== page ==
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Criminal Justice and Legal Degree Programs

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If you have a strong sense of right and wrong and a passion for helping others, then a career in criminal justice and law may be in your future. Though there are some positions in this exciting field that require only a high school diploma, most of the more promising and lucrative occupations require a law/ criminal justice degree. In this article, we’ll explore the different types of degree programs available for those with an interest in criminal justice and legal careers as well as the diverse opportunities that these degrees prepare graduates for.

Associate’s Degrees in Criminal Justice and Law

Overview:

Associate’s degree programs in criminal justice and law often represent the first steps toward an exciting and successful career in one of the noblest professions there is. These offerings are two-year programs of study that require around 60 credit hours of coursework. Accelerated and online options are also available for those students who wish to complete their degree more quickly as well as for those who require a flexible and convenient format due to family or work obligations. There are several different types of associate’s in criminal justice and law degrees that prepare students for a variety of different occupations in the field. Some of these are listed below.

Types of Degrees in Criminal Justice and Law

  • Associate of Science (AS) in Criminal Justice
  • Associate of Arts (AA) in Criminal Justice
  • Associate of Applied Science (AAS) in Criminal Justice
  • Associate’s in Paralegal Studies
  • AA in Criminal Justice Administration

Criminal Justice/Legal Associate’s Degree Programs: Curriculum

The coursework for an associate’s degree in criminal justice and law will inevitably vary depending on the type of degree you’re pursuing and the school you choose to attend. Most programs will contain both a general education component and a major or core component. To give you an idea of the types of classes these curriculum components may include, we’ve listed some sample titles below:

Associate’s in Law and Criminal Justice Curriculum: General Education Classes

  • English Composition
  • Applied Finite Mathematics
  • Perspectives in the Humanities
  • Public Speaking
  • Intermediate Algebra
  • Computer and Information Literacy
  • Introduction to Business
  • Social Impact of Technology

 

Legal and Criminal Justice Associate’s Degree Curriculum: Core Classes

  • Ethics and the Criminal Justice Leader
  • American Policing
  • International Criminal Justice
  • Criminal Investigations and Procedure
  • Functions of Police in Modern Society
  • American Court Systems/U.S. Government
  • Theories of Crime Causation
  • Foundations of Criminal Justice Systems
  • Legal Research and Writing
  • Criminal Law and Procedures
  • Litigation Procedures

Criminal Justice and Law Associate’s Degrees: Jobs and Salaries

Associate’s degrees in law and criminal justice prepare students for many entry-level positions in the field. These occupations are associated with varying levels of compensation, though Payscale.com reports that the average annual wage for someone with an associate’s degree in criminal justice is approximately $45,000.  Keep in mind that your exact salary will depend upon a number of factors, including the type of degree you earn, your employer, and work experience. Below, you will find some specific job titles alongside the average salary for this occupation, according to Payscale:

  • Paralegal: $41,516
  • Police Officer: $52,232
  • Security Manager: $52,174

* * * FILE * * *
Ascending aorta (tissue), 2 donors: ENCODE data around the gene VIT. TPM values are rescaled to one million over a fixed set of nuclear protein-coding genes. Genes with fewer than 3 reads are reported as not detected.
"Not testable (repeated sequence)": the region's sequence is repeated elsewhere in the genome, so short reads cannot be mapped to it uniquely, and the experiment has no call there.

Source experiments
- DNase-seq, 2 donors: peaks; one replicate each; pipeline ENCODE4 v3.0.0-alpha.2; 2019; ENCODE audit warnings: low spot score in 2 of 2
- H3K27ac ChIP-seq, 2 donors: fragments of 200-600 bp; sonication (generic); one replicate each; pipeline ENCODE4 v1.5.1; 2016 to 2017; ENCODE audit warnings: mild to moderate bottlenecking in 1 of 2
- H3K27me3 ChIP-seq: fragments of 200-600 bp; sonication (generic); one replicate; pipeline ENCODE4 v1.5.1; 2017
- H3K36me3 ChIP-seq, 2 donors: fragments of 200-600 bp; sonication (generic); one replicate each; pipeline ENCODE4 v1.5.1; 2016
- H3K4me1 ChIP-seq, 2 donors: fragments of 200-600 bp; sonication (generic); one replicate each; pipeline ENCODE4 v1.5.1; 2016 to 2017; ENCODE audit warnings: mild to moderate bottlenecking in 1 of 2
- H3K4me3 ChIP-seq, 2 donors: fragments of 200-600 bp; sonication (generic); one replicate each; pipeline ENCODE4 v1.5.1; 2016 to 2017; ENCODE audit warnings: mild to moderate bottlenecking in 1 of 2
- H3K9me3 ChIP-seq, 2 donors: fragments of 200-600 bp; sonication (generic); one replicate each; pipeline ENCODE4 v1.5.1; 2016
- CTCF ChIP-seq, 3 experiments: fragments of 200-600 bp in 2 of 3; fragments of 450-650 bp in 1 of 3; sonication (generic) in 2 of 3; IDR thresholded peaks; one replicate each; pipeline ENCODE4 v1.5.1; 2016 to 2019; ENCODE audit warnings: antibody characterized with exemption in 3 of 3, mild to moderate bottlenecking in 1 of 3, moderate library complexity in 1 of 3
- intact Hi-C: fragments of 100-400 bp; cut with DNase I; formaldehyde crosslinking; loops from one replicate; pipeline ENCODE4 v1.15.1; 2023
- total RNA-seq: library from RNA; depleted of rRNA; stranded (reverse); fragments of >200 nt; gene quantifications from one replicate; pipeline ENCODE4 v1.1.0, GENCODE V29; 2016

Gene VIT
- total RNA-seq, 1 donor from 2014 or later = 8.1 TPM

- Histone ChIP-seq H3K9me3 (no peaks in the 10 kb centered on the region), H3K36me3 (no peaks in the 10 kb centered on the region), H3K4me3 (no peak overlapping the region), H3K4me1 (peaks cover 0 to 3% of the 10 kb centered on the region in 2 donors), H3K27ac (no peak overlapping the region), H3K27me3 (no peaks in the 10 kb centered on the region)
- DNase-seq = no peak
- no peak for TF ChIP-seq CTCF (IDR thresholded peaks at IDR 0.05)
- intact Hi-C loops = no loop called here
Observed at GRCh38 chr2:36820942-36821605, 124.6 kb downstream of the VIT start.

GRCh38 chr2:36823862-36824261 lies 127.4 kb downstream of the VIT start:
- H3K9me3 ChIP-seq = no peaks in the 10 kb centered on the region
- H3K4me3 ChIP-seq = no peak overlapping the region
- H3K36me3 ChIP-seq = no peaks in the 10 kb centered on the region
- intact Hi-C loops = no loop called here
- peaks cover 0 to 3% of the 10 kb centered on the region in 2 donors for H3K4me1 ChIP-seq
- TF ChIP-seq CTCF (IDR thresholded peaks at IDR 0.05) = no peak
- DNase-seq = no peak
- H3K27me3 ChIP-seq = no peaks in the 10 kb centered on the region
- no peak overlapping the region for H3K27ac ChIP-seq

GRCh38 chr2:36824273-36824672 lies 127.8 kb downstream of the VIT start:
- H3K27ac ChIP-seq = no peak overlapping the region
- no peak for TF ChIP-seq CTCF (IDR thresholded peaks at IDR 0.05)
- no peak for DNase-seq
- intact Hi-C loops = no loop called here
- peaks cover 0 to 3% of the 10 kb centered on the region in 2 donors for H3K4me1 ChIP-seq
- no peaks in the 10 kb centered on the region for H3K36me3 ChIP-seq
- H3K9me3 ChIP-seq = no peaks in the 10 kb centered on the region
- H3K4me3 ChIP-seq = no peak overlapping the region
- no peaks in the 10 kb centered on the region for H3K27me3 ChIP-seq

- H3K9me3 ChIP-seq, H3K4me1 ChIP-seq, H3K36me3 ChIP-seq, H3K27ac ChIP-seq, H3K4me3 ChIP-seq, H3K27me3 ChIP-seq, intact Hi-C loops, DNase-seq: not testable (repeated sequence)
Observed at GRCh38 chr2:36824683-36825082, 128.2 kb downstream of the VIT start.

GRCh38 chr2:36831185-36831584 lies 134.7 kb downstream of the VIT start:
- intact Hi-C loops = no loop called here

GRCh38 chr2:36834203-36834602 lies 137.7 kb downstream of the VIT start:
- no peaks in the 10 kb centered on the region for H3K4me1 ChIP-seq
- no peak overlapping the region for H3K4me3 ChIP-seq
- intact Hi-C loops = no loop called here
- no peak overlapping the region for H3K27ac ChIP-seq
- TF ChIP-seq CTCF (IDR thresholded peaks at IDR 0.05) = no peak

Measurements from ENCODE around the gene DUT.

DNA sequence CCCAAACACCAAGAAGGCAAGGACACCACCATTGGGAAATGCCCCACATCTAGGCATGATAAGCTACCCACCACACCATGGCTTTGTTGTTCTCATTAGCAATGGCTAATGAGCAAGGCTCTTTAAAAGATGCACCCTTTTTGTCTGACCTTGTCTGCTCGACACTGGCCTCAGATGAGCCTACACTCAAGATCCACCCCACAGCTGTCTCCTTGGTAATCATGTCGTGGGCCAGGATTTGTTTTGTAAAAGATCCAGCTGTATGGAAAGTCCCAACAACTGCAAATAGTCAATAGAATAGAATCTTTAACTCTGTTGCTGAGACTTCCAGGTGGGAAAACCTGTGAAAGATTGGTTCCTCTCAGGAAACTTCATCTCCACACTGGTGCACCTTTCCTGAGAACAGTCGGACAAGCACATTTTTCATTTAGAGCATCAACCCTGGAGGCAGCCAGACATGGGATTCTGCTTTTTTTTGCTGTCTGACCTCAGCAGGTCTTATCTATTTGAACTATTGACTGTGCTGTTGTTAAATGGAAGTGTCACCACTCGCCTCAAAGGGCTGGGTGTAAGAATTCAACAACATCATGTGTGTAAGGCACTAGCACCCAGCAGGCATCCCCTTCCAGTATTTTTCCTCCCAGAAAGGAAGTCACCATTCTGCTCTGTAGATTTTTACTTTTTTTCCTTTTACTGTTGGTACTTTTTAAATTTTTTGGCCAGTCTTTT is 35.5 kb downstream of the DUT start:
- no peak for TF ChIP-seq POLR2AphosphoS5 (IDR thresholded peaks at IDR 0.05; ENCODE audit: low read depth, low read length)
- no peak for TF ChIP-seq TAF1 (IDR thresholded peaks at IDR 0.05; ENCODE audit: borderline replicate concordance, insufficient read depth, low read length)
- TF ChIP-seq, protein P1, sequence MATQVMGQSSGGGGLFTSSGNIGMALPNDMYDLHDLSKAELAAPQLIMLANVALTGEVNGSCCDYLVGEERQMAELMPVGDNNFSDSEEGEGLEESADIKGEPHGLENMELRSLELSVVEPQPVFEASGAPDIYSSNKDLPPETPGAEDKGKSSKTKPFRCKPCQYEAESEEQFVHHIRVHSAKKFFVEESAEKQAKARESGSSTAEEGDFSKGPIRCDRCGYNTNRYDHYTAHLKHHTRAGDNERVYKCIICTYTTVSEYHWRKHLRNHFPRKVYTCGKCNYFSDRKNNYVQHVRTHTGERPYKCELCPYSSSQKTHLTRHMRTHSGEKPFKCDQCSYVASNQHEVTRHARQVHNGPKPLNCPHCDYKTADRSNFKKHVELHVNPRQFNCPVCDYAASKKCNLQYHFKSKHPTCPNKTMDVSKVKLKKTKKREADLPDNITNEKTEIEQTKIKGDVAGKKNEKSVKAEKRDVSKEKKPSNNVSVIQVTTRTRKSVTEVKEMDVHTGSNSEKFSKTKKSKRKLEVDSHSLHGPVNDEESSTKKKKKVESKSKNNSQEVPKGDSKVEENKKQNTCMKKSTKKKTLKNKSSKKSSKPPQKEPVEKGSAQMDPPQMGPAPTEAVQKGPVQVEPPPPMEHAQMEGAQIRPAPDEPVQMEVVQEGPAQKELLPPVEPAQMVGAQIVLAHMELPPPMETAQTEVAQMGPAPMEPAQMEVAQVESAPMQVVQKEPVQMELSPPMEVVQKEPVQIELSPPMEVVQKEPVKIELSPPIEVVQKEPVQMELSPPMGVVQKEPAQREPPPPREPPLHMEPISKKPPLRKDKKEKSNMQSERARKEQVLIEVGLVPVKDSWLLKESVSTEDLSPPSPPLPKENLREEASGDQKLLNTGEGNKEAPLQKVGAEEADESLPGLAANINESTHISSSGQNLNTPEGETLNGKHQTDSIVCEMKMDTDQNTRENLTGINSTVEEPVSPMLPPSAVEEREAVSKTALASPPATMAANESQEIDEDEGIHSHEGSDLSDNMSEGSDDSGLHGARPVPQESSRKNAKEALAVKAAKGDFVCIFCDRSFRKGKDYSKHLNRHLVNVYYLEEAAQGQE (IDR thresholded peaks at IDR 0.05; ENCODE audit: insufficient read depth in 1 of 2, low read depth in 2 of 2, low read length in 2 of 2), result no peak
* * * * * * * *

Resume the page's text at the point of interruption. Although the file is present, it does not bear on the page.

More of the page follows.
• Security Officer: $28,988
  • Correctional Officer: $37,433
  • Legal Assistant: $43,800
  • Deputy Sheriff: $41,588
  • Police Chief: $66,426
  • Fraud Investigator: $61,720
  • Intelligence Analyst: $51,987
  • 911 Dispatcher: $32,360

Bachelor’s Degrees in Criminal Justice and Law

Overview:

Those who are serious about beginning a lasting career in the criminal justice and legal fields often pursue a bachelor’s credential. These programs are similar to criminal justice/legal associate’s degree programs, but they are lengthier and more academically rigorous. Whereas associate’s programs require approximately 60 credit hours of coursework, bachelor’s in criminal justice and law usually requires twice that. The normal completion time for an undergraduate program resulting in a bachelor’s credential is around four years, but accelerated options are often available that can significantly reduce this time commitment. Increasingly, online and hybrid formats are also available to those pursuing a bachelor’s degree in law and criminal justice.

Criminal Justice and Law Bachelor’s Programs: Curriculum

Like associate’s degree programs in the field, bachelor’s in criminal justice and law offerings consist of both general education classes and core or major-specific courses. The specific curriculum will depend on what type of bachelor’s program you choose, though. Here are a few examples of the different bachelor’s in law and criminal justice programs available:

Law and Criminal Justice Bachelor’s Degrees: Types of Programs

  • Bachelor of Science in Criminal Justice
  • Bachelor of Arts in Criminal Justice
  • BS in Justice Studies
  • BS in Criminology
  • Bachelor’s in Criminal Justice Administration

 

Bachelor’s Degree in Law and Criminal Justice Curriculum: Concentrations

Like most academic programs at the bachelor’s level, bachelor’s in criminal justice and law programs often allow students to specialize in a specific area of the field by choosing a concentration or area of emphasis. For your reference, we’ve listed some of the more popular concentration options in the legal/criminal justice field below:

  • Forensic Science
  • General Criminal Justice
  • Juvenile Justice
  • Public Administration
  • Homeland Security
  • International Security
  • Criminology
  • Strategic Intelligence
  • Crime Scene Investigation
  • Criminal Psychology
  • Law and Justice

When choosing a concentration to customize your bachelor’s degree in law and criminal justice, be sure to opt for one that is directly aligned with your career goals.

Law and Criminal Justice Bachelor’s Curriculum: Sample Course Titles

The classes comprising your criminal justice and law bachelor’s degree program will depend on the specific program you choose, the concentration you elect (if any), and the school you opt to attend. Even so, it’s possible to get a rough idea of the types of courses you can expect to take by reviewing some sample course titles. Here are some examples:

  • Courts and the Prosecution Process
  • Ethics and Criminal Justice
  • Corrections in America
  • Introduction to Justice Studies
  • Introduction to Law Enforcement
  • American Politics
  • Research Methods in Criminological Theories
  • Writing for the Criminal Justice Profession
  • Multicultural Policing
  • Introduction to Emergency Management
  • Domestic and International Terrorism
  • Criminal Psychology and Behavior